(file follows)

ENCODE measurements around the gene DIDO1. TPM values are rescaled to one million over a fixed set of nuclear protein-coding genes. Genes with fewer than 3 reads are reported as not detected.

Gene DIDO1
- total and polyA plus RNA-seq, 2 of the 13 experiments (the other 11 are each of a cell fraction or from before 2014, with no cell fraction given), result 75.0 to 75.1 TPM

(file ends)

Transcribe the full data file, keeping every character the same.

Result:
ENCODE measurements around the gene DIDO1. TPM values are rescaled to one million over a fixed set of nuclear protein-coding genes. Genes with fewer than 3 reads are reported as not detected.

Gene DIDO1
- total and polyA plus RNA-seq, 2 of the 13 experiments (the other 11 are each of a cell fraction or from before 2014, with no cell fraction given), result 75.0 to 75.1 TPM